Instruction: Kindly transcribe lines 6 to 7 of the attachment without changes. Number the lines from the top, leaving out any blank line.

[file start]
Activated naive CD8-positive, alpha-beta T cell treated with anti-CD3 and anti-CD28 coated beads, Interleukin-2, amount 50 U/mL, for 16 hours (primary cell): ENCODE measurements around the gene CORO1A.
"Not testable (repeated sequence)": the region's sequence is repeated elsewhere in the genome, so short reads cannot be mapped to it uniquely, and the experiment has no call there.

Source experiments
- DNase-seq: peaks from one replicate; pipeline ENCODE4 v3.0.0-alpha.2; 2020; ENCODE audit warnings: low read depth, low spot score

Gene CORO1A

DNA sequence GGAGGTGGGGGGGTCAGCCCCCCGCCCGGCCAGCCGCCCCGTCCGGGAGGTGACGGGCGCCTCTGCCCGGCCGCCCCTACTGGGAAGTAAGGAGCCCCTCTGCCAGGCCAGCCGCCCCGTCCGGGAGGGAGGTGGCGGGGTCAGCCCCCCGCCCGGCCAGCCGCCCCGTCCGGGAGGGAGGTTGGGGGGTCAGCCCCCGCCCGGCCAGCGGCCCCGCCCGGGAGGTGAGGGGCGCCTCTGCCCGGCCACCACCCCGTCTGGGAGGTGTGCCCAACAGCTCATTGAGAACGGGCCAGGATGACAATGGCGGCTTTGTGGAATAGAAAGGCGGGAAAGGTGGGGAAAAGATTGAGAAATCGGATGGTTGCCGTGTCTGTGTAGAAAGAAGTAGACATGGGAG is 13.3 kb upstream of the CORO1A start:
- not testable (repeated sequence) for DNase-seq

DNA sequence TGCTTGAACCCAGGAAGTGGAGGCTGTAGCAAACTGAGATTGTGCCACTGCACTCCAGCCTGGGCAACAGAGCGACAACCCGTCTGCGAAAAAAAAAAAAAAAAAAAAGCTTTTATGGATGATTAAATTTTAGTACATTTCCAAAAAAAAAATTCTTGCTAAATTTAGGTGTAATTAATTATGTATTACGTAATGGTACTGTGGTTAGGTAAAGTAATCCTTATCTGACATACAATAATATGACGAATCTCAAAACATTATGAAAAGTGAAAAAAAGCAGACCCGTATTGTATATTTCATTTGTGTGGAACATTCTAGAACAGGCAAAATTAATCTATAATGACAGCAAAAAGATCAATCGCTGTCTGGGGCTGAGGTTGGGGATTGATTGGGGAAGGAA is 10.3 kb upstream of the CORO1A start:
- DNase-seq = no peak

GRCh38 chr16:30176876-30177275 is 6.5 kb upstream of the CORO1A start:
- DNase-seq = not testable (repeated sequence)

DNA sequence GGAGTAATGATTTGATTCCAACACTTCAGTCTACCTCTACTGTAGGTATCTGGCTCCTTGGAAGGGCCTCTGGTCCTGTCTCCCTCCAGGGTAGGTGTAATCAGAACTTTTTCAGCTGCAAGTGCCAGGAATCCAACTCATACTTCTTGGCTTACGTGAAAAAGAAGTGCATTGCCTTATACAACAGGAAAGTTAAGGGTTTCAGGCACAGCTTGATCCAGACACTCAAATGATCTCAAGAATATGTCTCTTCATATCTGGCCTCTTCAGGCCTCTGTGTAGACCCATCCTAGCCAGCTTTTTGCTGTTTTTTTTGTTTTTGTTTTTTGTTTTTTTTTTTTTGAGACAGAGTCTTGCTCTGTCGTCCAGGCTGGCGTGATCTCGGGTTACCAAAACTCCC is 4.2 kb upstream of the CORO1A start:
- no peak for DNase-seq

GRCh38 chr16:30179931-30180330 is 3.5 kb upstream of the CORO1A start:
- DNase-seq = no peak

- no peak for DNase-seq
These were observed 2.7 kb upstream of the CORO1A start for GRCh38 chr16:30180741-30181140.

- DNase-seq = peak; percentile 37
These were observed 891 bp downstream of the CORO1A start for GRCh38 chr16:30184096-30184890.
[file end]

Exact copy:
DNA sequence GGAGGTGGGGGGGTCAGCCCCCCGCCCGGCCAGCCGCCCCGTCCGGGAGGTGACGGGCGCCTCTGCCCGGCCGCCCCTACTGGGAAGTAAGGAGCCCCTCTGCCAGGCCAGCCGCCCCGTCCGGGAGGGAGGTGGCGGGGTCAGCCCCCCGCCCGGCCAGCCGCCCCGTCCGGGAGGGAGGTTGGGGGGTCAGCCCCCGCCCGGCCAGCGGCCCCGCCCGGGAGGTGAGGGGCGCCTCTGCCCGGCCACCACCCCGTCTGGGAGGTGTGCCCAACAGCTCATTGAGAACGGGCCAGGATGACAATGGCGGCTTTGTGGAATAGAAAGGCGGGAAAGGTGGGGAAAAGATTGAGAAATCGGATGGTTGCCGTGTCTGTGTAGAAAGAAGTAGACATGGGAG is 13.3 kb upstream of the CORO1A start:
- not testable (repeated sequence) for DNase-seq